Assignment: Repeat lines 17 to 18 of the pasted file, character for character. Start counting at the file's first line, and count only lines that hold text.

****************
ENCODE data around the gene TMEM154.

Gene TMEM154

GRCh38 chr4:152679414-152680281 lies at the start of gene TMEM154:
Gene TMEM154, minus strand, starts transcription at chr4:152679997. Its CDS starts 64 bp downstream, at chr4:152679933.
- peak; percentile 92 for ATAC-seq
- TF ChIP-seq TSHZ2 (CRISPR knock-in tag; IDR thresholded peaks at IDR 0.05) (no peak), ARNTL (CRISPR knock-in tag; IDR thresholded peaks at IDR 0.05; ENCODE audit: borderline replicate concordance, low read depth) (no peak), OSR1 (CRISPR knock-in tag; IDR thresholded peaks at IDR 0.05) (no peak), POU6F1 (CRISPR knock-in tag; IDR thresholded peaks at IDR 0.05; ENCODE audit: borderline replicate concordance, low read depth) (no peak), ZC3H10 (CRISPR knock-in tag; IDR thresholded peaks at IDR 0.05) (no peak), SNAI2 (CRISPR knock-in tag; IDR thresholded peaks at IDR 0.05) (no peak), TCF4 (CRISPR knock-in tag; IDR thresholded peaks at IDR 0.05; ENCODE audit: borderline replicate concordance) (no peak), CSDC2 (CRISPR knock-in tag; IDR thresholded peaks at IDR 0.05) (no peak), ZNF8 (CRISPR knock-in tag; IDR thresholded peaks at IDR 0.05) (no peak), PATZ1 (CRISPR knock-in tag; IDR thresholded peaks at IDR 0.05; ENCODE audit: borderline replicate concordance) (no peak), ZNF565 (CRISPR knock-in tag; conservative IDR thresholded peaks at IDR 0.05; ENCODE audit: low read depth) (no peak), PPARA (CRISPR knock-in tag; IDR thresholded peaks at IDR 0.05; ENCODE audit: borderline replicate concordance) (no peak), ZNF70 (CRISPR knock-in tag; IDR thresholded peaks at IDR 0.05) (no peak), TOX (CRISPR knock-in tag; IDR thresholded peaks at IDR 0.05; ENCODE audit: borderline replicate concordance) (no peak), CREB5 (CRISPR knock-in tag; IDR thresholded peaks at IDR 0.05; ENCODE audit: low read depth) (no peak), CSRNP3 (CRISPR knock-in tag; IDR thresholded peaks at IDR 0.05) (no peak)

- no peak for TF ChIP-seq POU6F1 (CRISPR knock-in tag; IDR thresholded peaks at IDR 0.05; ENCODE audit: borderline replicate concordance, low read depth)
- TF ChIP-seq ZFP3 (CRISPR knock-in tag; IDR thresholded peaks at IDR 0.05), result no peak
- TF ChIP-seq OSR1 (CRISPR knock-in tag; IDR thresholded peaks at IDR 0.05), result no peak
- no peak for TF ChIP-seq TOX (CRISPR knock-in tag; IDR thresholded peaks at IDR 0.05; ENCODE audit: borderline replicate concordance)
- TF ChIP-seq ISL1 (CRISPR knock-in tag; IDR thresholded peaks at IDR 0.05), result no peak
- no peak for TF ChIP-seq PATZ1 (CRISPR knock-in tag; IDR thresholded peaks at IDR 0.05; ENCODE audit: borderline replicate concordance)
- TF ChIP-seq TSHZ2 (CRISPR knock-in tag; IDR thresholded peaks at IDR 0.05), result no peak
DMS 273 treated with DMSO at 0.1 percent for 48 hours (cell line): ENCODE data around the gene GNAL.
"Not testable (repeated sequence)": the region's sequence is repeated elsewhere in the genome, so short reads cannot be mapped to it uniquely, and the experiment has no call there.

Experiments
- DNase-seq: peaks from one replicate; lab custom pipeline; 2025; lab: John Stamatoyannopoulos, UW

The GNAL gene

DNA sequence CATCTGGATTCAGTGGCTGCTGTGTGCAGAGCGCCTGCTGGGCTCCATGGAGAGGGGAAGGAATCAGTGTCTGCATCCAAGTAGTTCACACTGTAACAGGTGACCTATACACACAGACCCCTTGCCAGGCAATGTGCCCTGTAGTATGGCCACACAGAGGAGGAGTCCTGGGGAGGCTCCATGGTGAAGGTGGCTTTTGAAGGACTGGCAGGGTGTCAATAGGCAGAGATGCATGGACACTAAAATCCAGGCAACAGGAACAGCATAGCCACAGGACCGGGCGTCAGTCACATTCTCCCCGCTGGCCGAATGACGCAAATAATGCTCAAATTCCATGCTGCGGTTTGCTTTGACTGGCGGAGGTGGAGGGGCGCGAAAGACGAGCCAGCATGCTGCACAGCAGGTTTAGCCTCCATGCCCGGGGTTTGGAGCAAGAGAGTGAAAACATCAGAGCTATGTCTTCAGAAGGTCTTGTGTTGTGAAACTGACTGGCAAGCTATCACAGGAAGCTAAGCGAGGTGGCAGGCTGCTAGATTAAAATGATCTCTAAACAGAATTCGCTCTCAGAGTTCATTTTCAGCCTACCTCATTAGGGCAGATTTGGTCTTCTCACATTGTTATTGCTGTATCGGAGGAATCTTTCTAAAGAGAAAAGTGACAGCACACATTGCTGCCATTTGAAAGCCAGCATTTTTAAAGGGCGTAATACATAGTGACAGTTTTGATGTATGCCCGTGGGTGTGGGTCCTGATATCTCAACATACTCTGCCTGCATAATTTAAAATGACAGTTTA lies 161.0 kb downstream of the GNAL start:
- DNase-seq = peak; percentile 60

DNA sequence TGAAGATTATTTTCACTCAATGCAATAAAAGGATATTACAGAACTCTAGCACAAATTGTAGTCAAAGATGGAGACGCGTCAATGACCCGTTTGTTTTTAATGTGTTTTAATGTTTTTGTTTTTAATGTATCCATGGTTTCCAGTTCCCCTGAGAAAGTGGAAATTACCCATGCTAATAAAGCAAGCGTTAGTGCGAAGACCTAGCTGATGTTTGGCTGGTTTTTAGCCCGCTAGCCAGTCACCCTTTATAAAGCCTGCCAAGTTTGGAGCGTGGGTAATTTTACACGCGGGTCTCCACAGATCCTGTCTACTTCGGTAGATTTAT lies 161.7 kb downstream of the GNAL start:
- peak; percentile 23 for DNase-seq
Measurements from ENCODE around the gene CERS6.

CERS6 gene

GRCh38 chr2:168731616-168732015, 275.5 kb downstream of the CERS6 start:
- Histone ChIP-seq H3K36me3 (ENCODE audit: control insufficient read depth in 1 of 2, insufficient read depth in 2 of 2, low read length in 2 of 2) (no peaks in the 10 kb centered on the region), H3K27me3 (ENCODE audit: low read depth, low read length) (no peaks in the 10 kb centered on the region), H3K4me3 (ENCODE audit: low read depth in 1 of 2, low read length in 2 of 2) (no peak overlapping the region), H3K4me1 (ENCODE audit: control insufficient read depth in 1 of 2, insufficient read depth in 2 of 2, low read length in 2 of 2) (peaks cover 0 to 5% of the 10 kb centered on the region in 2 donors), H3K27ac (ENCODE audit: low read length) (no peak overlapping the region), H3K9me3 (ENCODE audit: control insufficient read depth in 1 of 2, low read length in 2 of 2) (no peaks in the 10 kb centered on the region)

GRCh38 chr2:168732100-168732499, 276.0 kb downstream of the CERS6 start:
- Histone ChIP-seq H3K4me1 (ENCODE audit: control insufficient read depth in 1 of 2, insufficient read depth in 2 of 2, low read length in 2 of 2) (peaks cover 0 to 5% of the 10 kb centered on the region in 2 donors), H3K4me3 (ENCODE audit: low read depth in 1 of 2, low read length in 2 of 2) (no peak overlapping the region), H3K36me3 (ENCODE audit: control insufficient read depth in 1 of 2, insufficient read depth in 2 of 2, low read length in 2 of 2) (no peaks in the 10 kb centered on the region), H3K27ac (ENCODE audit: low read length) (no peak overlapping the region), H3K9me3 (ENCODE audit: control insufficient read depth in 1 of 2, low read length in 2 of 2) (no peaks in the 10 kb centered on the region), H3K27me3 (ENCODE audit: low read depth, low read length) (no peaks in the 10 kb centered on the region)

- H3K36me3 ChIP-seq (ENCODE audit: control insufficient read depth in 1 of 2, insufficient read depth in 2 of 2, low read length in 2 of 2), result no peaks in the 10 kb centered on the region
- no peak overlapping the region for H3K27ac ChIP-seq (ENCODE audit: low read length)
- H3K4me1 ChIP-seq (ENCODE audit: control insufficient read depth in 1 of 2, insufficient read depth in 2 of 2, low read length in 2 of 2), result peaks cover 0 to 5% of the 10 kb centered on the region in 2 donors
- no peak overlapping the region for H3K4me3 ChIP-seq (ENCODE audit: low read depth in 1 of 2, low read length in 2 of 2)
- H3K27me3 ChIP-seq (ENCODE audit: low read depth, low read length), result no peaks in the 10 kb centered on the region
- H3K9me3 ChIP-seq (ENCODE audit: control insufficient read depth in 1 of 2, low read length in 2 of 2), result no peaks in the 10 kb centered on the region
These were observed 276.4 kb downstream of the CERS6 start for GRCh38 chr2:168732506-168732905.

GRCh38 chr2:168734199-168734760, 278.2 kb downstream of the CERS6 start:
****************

- DNase-seq: peaks from one replicate; lab custom pipeline; 2025; lab: John Stamatoyannopoulos, UW

The GNAL gene